Steadfast professional growth
After completing a two-year university degree in technology, specialising in mechanical engineering, Morgan enrolled at ENSTA Bretagne and worked in the Maintenance and Infrastructures Department at the Naval Group site of Brest as part of his work-study program. He joined the site of Brest in September 2019 as New Works Contract Manager for buildings and infrastructure following a six-week internship in Ireland at Open Hydro, a former Naval Group subsidiary. Six months later, he moved on from a fixed-term to a permanent contract. He then took up the position of Work Package Manager-Maintenance and Infrastructures in September 2021.
“Since September 2023, my work has involved preparing cost estimates for corrective works for the Frigates department. This assignment as Through-Life Support (TLS) Work Package Manager, more commercial than technical in nature, gives me the opportunity to get the feel of a panorama of fields. It’s new and interesting!”, says Morgan.
Para swimming champion and referee
His accomplishments in the sporting field are equally remarkable. “I started swimming in my higher secondary school and rapidly joined the world of competitive parasports, making it to several French championship finals, in tandem with my studies. After a break due to back problems and the health crisis thereafter, I returned to the world of competitive parasports but as a referee this time around. I do however continue to swim to help with my back problems and going by my most recent sporting results, my performance remains highly respectable in spite of it all!” Morgan Léon won three medals in the World Dwarf Games, an international competition where he had already distinguished himself in 2017.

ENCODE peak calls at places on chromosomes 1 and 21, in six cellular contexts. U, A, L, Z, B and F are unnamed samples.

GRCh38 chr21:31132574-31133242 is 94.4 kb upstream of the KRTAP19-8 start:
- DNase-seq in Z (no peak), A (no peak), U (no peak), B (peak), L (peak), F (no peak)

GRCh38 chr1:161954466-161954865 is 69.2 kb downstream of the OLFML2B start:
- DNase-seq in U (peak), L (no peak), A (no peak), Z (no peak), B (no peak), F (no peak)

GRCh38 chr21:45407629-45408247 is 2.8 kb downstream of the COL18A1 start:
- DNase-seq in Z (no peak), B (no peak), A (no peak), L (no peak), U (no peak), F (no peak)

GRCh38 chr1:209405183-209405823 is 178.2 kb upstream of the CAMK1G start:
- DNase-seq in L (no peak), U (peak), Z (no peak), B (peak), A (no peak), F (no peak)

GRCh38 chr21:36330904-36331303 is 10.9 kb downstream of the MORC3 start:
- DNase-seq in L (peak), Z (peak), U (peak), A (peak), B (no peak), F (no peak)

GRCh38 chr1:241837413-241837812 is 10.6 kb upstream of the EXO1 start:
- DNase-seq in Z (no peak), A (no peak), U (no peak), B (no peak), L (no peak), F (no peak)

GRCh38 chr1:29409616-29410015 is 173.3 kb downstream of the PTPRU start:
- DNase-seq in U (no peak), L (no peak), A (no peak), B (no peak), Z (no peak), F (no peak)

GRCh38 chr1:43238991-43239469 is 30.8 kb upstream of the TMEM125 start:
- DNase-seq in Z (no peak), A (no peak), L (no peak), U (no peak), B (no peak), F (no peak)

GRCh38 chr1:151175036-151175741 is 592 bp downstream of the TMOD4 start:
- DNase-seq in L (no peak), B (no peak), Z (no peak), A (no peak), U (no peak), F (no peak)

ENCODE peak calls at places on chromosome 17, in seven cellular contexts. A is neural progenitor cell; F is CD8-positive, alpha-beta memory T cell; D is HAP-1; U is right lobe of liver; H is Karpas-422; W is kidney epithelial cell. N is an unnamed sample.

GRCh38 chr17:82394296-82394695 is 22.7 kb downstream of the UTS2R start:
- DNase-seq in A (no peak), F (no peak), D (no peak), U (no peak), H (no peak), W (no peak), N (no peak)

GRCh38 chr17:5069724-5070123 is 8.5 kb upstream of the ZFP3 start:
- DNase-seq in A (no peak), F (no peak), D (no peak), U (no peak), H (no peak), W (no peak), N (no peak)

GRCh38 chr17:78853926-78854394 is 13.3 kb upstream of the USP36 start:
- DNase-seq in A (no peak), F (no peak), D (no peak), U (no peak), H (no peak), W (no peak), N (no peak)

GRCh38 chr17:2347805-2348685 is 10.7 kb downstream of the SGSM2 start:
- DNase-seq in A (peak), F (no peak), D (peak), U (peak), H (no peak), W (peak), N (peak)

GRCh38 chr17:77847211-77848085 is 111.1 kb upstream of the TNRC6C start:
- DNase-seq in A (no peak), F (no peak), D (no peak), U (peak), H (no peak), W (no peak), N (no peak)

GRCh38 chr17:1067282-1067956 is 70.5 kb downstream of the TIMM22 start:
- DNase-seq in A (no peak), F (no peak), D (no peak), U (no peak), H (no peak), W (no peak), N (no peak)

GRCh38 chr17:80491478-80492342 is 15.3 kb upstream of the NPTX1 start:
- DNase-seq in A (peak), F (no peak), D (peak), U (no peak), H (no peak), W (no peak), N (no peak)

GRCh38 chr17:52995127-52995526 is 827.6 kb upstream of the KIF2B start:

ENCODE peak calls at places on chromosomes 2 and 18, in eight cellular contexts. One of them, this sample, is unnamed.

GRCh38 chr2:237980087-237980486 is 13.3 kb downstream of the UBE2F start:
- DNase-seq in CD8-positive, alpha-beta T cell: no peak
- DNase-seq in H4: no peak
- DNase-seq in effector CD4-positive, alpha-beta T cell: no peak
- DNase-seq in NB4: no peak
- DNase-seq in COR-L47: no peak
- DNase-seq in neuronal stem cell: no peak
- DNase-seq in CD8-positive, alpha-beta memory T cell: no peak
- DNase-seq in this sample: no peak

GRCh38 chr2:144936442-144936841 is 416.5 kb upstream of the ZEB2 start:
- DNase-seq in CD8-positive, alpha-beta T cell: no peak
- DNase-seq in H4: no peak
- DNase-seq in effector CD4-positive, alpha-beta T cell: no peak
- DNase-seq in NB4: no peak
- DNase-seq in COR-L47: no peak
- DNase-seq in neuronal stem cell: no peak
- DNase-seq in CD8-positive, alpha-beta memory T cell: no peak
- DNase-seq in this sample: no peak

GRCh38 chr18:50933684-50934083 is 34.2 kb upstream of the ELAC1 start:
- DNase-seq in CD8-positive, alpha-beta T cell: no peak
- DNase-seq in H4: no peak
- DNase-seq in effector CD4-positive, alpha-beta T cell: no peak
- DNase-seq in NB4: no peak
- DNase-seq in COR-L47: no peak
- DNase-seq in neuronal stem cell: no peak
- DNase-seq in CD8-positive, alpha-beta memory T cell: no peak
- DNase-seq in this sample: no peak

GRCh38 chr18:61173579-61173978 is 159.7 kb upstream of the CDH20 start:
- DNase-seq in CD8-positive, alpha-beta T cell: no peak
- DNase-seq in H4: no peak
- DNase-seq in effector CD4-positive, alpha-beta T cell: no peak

Committed to the inclusion of persons of short stature
The parasports club of Brest of which Morgan Léon is a member, does a lot of work to raise awareness on disabilities. When he learns of such an event being organised in his former secondary school, he decides to participate and continues to do so in the years to come. He is then invited to speak in another establishment to talk about his sporting career and his day-to-day life. He is also the administrator for the Association for persons of short stature that strives to get better recognition for people with this particularly conspicuous disability with representations that are rarely flattering. “We still have a long way to go”, confirms Morgan Léon. Talking about disabilities helps to change the way people see us and creates bonds with others. A short stature isn’t an obstacle to surpassing yourself. I’m a testament to this and am happy to work for a group that promotes diversity and favours inclusion. A strong resolve to progress in this regard is of primordial importance!”
*SEEPH: European week for the employment of people with disabilities